Just an in between post to answer a few questions.
Most importantly, I’m looking at releasing something at the end of this week or next week for you all to play with.
Just check in on this page, or follow me on twitter.
My implementation is based on OpenNI and NITE by PrimeSense, runs at 640×480 30fps for image/depth acquisition and a reasonably new machine will be able to process and stream at 30fps as well.(using multiple threads)
There is a base application for data acquisition, pointcloud calculation and skeleton tracking.
You can export color and depth image frames in several formats as we’ll as geometry in .obj (and a few others) format. Currently this is as fast as it gets (depending on export formats) but nowhere near 30fps.
At the moment it can’t export motion directly (BVH for example), but only streams it out to MotionBuilder.
Then there is a separate device for MoBu (2009-2011 32&64bit). This connects over a TCP connection to the base app, so you can either run both on a single machine or network two machines together.
The device generates a skeleton with positions for Hips, Spine, Neck, Head, Uparms, Forearms, Hands, Uplegs, Lowerlegs and Feet.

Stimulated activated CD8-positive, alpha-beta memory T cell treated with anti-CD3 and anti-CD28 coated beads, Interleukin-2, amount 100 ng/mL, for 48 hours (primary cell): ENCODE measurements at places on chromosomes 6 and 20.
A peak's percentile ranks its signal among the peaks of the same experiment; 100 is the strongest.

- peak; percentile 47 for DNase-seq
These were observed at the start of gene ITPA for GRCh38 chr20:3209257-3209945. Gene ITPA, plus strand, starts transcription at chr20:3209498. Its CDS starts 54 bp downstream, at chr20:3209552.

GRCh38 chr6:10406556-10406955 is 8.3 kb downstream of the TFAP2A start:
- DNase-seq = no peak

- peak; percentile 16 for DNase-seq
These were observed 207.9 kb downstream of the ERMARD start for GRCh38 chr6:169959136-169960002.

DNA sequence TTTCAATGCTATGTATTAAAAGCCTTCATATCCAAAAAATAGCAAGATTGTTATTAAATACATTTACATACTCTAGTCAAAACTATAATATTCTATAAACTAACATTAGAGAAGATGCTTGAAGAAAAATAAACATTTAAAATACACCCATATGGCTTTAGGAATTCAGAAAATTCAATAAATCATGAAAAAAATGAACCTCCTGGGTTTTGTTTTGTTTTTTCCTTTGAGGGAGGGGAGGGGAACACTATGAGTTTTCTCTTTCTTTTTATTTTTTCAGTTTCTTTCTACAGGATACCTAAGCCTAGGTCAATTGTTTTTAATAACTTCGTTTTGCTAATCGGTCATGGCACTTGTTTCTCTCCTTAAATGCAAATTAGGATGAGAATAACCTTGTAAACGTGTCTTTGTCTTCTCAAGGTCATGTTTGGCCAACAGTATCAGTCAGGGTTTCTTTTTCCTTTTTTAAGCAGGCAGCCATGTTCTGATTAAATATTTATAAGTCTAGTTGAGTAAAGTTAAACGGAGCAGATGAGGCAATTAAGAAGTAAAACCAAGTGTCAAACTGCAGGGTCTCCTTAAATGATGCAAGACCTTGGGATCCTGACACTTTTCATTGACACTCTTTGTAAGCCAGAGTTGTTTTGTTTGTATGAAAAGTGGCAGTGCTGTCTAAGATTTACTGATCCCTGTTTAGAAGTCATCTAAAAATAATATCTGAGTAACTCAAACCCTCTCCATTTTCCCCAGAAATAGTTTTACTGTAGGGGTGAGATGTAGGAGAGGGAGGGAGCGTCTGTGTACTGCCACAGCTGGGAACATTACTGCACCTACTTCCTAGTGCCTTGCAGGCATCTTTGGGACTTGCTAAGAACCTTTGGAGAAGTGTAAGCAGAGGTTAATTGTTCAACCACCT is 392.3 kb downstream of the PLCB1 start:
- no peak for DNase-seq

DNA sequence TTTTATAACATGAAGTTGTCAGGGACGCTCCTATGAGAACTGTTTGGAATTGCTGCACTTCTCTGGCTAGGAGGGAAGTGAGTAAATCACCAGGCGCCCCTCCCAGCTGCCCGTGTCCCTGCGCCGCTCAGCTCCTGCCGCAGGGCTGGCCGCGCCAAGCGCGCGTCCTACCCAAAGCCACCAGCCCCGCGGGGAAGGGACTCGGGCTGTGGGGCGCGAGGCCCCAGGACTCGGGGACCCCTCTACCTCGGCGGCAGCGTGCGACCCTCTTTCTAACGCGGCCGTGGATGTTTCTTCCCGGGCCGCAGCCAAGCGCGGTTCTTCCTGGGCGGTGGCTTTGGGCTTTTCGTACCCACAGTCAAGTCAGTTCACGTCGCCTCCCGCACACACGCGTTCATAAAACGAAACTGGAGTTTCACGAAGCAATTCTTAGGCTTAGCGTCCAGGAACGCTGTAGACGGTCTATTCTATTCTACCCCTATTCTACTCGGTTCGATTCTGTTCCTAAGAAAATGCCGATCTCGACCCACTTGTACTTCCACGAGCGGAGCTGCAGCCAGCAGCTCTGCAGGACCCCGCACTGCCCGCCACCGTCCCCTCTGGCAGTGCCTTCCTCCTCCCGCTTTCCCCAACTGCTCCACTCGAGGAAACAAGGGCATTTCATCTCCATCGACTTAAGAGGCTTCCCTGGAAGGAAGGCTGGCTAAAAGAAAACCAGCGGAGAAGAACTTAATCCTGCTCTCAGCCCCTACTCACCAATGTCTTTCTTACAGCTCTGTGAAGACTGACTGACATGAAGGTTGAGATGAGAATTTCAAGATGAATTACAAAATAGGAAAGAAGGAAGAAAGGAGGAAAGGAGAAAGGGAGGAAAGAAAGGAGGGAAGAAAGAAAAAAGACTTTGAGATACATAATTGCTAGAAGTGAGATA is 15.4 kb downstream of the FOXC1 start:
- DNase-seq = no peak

And rotations for everything except the head, hands and feet. (unfortunately that’s a limit of the NITE skeleton tracker at least for now). The device is recordable and can create a MoBu character node for retargeting to other characters.
Currently there are still some issues with rotational flips I have to iron out, once that is done and after a little bit of polishing I’ll release something.
Multiple Kinects would be possible in the future but the drivers for that aren’t here yet.
You could theoretically use additional Kinects for filling occlusions, or increase framerate. I’ve seen/heard about others experimenting with this and both seem valid.
The current quality of this technology is by no means a replacement for any pro (optical) capture system. (I use, and maintain a pipeline with a 24camera, multi actor Vicon system for my daily job).
The strengths are in low cost, easy setup, and use with regular clothing.
The problem areas lay with low data quality, motion artifacts, small capture area, no rotation for certain body parts (could potentially change in the future) and lack of resolution to do fingers/facial capture.
And you have to be careful with staying visible to the sensor, watch out for hands behind your back, sitting/crouching, loose clothing, leaving the view or passing behind objects.
But hey, it’s most definitely a very accessible and nice device to play with. And this kind of sensor has a lot of potential to create a big big stir in interface design.
For example, I want to be able to swipe through my media files, from the couch, on my media player instead of clicking a remote! 🙂
Ok, out for now, will keep you posted.